A combinatorial searching method for detecting a set of interacting loci associated with complex traits

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Complex diseases are presumed to be the results of the interaction of several genes and environmental factors, with each gene only having a small effect on the disease. Mapping complex disease genes therefore becomes one of the greatest challenges facing geneticists. Most current approaches of association studies essentially evaluate one marker or one gene (haplotype approach) at a time. These approaches ignore the possibility that effects of multilocus functional genetic units may play a larger role than a single-locus effect in determining trait variability. In this article, we propose a Combinatorial Searching Method (CSM) to detect a set of interacting loci (may be unlinked) that predicts the complex trait. In the application of the CSM, a simple filter is used to filter all the possible locus-sets and retain the candidate locus-sets, then a new objective function based on the cross-validation and partitions of the multi-locus genotypes is proposed to evaluate the retained locus-sets. The locus-set with the largest value of the objective function is the final locus-set and a permutation procedure is performed to evaluate the overall p-value of the test for association between the final locus-set and the trait. The performance of the method is evaluated by simulation studies as well as by being applied to a real data set. The simulation studies show that the CSM has reasonable power to detect high-order interactions. When the CSM is applied to a real data set to detect the locus-set (among the 13 loci in the ACE gene) that predicts systolic blood pressure (SBP) or diastolic blood pressure (DBP), we found that a four-locus gene-gene interaction model best predicts SBP with an overall p-value =0.033, and similarly a two-locus gene-gene interaction model best predicts DBP with an overall p-value =0.045. © 2006 The Authors Journal compilation 2006 University College London.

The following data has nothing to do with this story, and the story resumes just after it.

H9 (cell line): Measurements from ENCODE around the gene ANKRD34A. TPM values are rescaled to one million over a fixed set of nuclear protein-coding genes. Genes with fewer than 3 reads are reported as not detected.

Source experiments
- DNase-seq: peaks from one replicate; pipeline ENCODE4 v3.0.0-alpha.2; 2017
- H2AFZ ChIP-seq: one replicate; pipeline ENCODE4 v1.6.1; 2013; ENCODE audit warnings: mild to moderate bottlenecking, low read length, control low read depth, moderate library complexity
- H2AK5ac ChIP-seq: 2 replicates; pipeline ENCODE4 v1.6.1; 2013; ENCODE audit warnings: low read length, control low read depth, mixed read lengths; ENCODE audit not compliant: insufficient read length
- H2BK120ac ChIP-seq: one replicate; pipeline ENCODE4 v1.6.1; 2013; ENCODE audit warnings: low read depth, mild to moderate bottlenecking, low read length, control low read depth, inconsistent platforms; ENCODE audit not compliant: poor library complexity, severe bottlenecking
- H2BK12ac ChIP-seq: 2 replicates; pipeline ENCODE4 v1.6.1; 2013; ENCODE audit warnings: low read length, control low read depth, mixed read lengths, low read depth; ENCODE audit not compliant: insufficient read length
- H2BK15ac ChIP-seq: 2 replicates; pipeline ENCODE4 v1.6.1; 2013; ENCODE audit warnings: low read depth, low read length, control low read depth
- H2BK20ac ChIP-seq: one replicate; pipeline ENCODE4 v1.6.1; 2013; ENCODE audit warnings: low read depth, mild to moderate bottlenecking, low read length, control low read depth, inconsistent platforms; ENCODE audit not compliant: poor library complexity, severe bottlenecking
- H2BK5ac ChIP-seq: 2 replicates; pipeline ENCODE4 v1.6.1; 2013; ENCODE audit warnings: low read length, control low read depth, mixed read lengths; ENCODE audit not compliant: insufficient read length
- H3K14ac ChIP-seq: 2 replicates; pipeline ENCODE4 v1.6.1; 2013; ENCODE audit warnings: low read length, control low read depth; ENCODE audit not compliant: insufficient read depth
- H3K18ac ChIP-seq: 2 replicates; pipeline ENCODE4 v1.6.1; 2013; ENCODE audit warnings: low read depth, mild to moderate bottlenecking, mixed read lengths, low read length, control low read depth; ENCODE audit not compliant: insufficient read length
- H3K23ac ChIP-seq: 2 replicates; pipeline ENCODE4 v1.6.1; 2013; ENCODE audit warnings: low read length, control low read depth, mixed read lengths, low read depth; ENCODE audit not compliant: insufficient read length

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Annals of Human Genetics